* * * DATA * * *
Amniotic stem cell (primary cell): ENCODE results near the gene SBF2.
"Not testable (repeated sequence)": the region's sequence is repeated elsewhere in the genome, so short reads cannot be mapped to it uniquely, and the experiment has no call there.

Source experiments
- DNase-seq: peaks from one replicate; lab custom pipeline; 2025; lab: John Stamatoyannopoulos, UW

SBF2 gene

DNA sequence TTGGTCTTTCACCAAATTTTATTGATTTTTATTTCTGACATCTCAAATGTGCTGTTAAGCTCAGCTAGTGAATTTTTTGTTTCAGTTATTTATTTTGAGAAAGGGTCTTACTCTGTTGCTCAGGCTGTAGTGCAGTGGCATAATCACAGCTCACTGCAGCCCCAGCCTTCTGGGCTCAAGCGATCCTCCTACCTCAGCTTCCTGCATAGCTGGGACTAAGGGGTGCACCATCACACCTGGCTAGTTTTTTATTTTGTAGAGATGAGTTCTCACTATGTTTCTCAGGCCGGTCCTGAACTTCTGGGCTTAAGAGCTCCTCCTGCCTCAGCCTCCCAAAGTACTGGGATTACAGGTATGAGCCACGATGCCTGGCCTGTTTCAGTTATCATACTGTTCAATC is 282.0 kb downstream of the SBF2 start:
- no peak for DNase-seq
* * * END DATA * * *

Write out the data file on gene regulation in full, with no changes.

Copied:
Amniotic stem cell (primary cell): ENCODE results near the gene SBF2.
"Not testable (repeated sequence)": the region's sequence is repeated elsewhere in the genome, so short reads cannot be mapped to it uniquely, and the experiment has no call there.

Source experiments
- DNase-seq: peaks from one replicate; lab custom pipeline; 2025; lab: John Stamatoyannopoulos, UW

SBF2 gene

DNA sequence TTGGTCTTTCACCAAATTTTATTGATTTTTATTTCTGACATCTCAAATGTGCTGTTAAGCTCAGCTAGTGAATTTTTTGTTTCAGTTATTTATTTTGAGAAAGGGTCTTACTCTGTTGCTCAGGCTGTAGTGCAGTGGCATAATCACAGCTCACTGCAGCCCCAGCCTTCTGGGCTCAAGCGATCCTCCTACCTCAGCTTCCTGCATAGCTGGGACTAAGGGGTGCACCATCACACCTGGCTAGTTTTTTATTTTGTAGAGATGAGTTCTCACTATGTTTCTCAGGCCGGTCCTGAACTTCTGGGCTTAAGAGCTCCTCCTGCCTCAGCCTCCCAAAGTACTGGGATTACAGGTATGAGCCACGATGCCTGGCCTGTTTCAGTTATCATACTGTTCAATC is 282.0 kb downstream of the SBF2 start:
- no peak for DNase-seq